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Spruce Lake Park decision pushed back

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More consultation planned with stakeholders

The size of the proposed Spruce Lake Provincial Park is still up in the air, as is the fate of other protected areas proposed in the Lillooet Land and Resource Plan, as the government continues to weight options for the area.

The LRMP that was approved by the NDP government in their last cabinet session in April of 2001 was reopened last fall by the Liberal government after resource interests in the area complained that an economic impact study hadn’t been completed for the area. They argued that the creation of new parks and special management zones would cost local resource-based communities jobs by reducing timber harvesting and mining opportunities.

Stan Hagen, the Minister of Sustainable Resource Management, has since met with stakeholders in the area an attempt to create a more balanced plan. A second draft of the reworked plan was released on March 11, and the government hoped to pass the plan with final input by May. The date was pushed back to June, and then again to July. The latest news is that is going to be at least a couple more months.

"Minister Hagen has held a couple of meetings with stakeholders and decided there were still some outstanding issues in the LRMP, like First Nations consultation and especially the New Era commitment on working forests," said Barb Wright, a spokesperson for the ministry. On May 1, the government adopted a new Forest Code that will focus on positive results rather than regulations, with heavy penalties for environmental offenders.

"Those issues need to be addressed before we can move on. Over the next few months ministry staff will be working on those outstanding issues," said Wright. "Everybody knows this is really important to many different interests and (Hagen) is taking it very seriously. He wants a balanced and informed plan to go to cabinet."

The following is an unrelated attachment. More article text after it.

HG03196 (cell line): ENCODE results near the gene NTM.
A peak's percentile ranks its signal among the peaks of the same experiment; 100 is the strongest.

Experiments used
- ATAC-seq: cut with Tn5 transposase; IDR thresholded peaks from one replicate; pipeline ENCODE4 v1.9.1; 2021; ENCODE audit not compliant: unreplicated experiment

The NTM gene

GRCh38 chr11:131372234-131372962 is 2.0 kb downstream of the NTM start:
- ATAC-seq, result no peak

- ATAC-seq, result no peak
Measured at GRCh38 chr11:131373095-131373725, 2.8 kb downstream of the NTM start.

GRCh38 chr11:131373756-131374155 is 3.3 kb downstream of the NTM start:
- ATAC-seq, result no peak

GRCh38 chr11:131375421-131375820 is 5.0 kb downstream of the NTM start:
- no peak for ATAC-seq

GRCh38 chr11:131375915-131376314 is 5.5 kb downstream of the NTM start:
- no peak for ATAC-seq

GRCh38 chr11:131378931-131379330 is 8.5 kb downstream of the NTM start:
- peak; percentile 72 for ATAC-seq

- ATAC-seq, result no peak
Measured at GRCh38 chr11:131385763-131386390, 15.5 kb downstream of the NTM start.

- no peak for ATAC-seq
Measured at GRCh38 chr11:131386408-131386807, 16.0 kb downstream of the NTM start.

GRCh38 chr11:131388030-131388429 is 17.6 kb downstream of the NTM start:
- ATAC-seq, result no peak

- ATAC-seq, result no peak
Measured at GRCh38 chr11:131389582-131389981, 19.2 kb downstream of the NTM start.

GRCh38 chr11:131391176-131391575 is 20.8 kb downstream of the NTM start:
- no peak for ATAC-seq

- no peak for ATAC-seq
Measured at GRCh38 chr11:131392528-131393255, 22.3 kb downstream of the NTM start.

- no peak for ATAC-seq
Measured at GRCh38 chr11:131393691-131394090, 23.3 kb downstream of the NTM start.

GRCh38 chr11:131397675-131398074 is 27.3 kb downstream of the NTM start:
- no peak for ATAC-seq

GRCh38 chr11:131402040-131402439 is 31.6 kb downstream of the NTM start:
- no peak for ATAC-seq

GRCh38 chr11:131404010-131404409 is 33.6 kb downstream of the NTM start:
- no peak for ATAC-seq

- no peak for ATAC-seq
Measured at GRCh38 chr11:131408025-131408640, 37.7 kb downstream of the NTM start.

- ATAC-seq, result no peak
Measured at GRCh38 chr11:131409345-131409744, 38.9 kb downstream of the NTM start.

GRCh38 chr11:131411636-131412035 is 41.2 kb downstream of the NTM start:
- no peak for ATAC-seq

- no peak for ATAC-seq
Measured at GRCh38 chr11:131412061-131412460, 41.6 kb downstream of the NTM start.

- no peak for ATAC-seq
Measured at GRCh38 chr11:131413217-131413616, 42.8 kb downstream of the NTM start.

One of the stakeholder groups that has waded into the fray only recently is the mining industry, which is suggesting that the 72,000 hectare park proposed for the Southern Chilcotin Mountains and Spruce Lake area be reduced to 3,000 hectares for esthetic reasons. This would allow mining within three kilometres of Spruce Lake.

At a meeting of the Vancouver Sun’s editorial board on June 26, Mining Association of B.C. President Gary Livingstone said there were high mineral values in the area, and that investors would be following the Liberal decision closely because of the previous government’s anti-mining policies.

"The Lillooet decision will be the first LRMP decision that the Liberal government will be making," said Livingstone. "It seems to me the government has to take a heavier role in this than it has over the past 10 years and this is what we’re hoping the new government does."

The Liberals promised to show the world knew that B.C. was open for business, and mining industry challenged the government to put its money where its mouth is.

In late June Livingstone sent letters to business men and women who supported of the South Chilcotin Mountains Park in an attempt to win converts to support the mining plan.

The Southern Chilcotin Mountains Wilderness Society and CPAWS responded on July 2 with a letter to Premier Gordon Campbell that suggested that mining was deliberately exaggerating their interest in the park to test the waters.

According to their letter, the mining industry initially withdrew from the LRMP round table, preferring to lobby the government directory. The government then hired a representative from the industry to sit at the table, and that representative agreed to an option that would have seen the creation of a 42,000 hectare park around Spruce Lake.

The provincial governments own Socio-Economic and Environmental Assessment of the park, released last September, found that the Spruce Lake area only represented 2.5 per cent of all of the land within the LRMP area identified as having high or very high mineral value. Even so, there are currently no active mines within the entire Lillooet LRMP area.

According to Wright, the mining interests in the area are currently being looked at along with First Nations land claims and changes to the forest code.

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